Since these options are not required to run a local instance of the CE server, and because it's predictable that there will be differences between the local and remote environments (including database setups, JAVA location, etc), we recommend that, instead of adding all these settings to your environment file, you add a new environment file for your EE deployments.

For example, if your usual environment file is build-pedro.properties , consider build-pedro-ee.properties .

Patching

Patching for the EE server is mostly the same as patching in a CE deployment.

Naturally, we don't support building the EE server from source, so the finer-grained source level patching is unavailable.

However, as there is a clear need for separate patches for Enterprise and Community deployments, we do support a separate patches-ee hierarchy. This hierarchy should look like this:

project-client
 ├── patches-ee
 │ ├── server
 │ └── solution
 └── ...

When patching, the contents of patches-ee/server will be applied on top of the contents of the folder set in deploy.dest.server. Similarly, the patches in patches-ee/solution will apply to deploy.dest.solution .

Targets The following ee-specific targets are available

Deploy the full system (deploy-ee-all)

$ ant -Dproject=bare38 -Denv=pedro deploy-ee-all

This will deploy both the server patches and the solution. See the targets below for details.

Deploy the solution (deploy-ee-solution)

$ ant -Dproject=bare38 -Denv=pedro deploy-ee-solution

This will deploy just the solution. Although the exception of applying the patches-ee patches, this is identical to the deploy-solution target.

Deploy the server (deploy-ee-server)

$ ant -Dproject=bare38 -Denv=pedro deploy-ee-server

This will just deploy the server patches to an existing EE installation. Note that, unlike the deploy-server target, this doesn't deploy the complete server, only the patches!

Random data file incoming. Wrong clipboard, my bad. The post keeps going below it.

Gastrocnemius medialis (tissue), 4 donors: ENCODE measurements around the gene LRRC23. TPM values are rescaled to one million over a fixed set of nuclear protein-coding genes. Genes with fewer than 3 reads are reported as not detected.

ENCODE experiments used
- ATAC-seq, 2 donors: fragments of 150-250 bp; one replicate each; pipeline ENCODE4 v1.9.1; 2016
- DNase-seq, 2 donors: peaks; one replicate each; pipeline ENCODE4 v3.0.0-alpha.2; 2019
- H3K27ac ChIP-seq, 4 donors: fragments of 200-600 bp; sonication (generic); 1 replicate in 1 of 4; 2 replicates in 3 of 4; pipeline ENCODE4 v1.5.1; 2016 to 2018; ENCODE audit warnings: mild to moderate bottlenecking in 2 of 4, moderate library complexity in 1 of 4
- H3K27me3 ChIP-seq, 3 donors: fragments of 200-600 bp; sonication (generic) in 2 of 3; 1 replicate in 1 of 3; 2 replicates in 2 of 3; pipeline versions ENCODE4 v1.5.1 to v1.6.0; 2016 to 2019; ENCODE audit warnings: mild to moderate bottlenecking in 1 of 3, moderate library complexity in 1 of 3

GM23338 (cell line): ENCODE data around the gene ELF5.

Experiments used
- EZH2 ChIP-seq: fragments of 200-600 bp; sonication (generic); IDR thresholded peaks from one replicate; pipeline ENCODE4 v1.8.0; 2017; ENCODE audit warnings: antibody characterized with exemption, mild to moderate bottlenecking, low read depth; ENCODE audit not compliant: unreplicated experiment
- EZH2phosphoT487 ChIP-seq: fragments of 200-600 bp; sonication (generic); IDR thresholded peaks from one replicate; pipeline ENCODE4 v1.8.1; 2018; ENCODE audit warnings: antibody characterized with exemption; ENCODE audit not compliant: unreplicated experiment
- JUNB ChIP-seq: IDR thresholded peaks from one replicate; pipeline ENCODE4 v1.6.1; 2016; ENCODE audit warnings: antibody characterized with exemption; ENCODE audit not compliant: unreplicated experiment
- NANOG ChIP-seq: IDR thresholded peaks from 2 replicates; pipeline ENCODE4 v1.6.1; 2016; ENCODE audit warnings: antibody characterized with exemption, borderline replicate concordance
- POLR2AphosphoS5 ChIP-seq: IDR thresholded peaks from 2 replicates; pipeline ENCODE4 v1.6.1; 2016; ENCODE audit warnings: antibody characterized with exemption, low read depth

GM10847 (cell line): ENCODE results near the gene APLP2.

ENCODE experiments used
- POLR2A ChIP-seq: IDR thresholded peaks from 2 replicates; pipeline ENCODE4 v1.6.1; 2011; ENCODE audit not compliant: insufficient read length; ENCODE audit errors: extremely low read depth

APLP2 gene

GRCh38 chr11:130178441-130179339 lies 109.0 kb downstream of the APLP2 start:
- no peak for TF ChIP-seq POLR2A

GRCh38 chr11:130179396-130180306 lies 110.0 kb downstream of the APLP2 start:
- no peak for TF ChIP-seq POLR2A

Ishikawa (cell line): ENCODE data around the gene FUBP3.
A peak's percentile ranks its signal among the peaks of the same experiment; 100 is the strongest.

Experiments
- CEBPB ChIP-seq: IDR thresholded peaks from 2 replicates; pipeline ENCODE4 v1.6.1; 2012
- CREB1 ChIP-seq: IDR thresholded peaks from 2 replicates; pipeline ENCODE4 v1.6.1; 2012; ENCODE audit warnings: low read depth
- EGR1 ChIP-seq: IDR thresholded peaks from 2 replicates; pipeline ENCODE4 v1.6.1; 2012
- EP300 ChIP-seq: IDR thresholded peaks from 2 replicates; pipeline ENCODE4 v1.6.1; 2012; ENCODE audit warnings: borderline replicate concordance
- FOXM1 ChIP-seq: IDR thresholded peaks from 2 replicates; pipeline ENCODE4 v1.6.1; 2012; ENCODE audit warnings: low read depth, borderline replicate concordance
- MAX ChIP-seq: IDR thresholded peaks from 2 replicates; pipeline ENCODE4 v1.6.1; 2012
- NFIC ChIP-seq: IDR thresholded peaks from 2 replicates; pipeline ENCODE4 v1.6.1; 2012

Motivation

CBF - Community Build Framework - is an amazing tool to maintain several projects, compile Pentaho and even doing remote deploys using rsync.

However, there are cases where rsync is not the best way to maintain a server installation. At Mozilla, IT uses Puppet to maintain everything related to automated server maintenance. The way CBF is structured allows us to define rules to automate solution checkouts, but we need to automate the installation of 3 extra bits:

  • Pentaho webapp
  • Pentaho solution (the system/ and admin/ directories)
  • Administration / Enterprise console

Approach

The cluster uses RHEL6 distribution, so we chose to pack the distributions using rpm format. This should work for any rpm-based distribution. If someone wants to do the same for deb or something else, just get in touch or simply fork CBF on github and send a pull request.

Building RPMs through CBF

CBF has now two extra options (be sure to grab the latest version from github):

create-rpm-dist - Creates a tgz file with Pentaho, Pentaho-style and ROOT folders - to be used with a puppet script

create-rpms - Creates rpms based on the specs found on the config/rpm folder for the solution

In order to make it usable, we need to create a directory called rpm under config, and place there the .spec files for the rpm's we're creating. We will also need a specific makefile.

This is the structure:

project-metrics
├── config
│   ├── build-ee-pedro.properties
│   ├── build-pedro.properties
│   ├── build.properties
│   └── rpm
│       ├── makefile
│       ├── webdetails-pentaho-adminconsole.spec
│       ├── webdetails-pentaho-adminconsole-stage.spec
│       ├── webdetails-pentaho-solution.spec
│       ├── webdetails-pentaho-solution-stage.spec
│       ├── webdetails-pentaho-webapp.spec
│       └── webdetails-pentaho-webapp-stage.spec
├── etl
├── patches
│   ├── project-metrics
│   ├── target-build
│   └── target-dist
├── patches-ee
│   ├── enterprise-console
│   ├── server
│   └── solution
└── solution -> ../project-metrics-solution

You'll see that I'm building here 6 RPMs, for a production and stage environment.

You can download the entire set of files from here.

Here's a sample of the file webdetails-pentaho-solution.spec:

Name:  Webdetails-Pentaho-Webapp
Version: @VERSION@
Release: 1%{?dist}
Summary: Pentaho webapp customized for Mozilla metrics
Group:  Applications/Engineering
License: MPL-1.0
Source:     webdetails-pentaho.tgz


%description

%prep
rm -rf %{buildroot}
%build
tar zxvf ../SOURCES/webdetails-pentaho.tgz 

%install
mkdir %{buildroot}
make DESTDIR=%{buildroot} install

%clean
rm -rf %{buildroot}

%files
%defattr(-,root,root,-)
%doc

/opt/pentaho/pentaho-server/server/webapps/pentaho
/opt/pentaho/pentaho-server/server/webapps/pentaho-style
/opt/pentaho/pentaho-server/server/webapps/ROOT

%changelog

And here's the makefile that is called by the specs. I chose to install the Pentaho server under /opt/pentaho/, but this can be changed to any desired path:

all: install
    
install:
 mkdir $(DESTDIR)/opt
 mkdir $(DESTDIR)/opt/pentaho
 mkdir $(DESTDIR)/opt/pentaho/pentaho-server
 mkdir $(DESTDIR)/opt/pentaho/pentaho-server/server/
 mkdir $(DESTDIR)/opt/pentaho/pentaho-server/server/webapps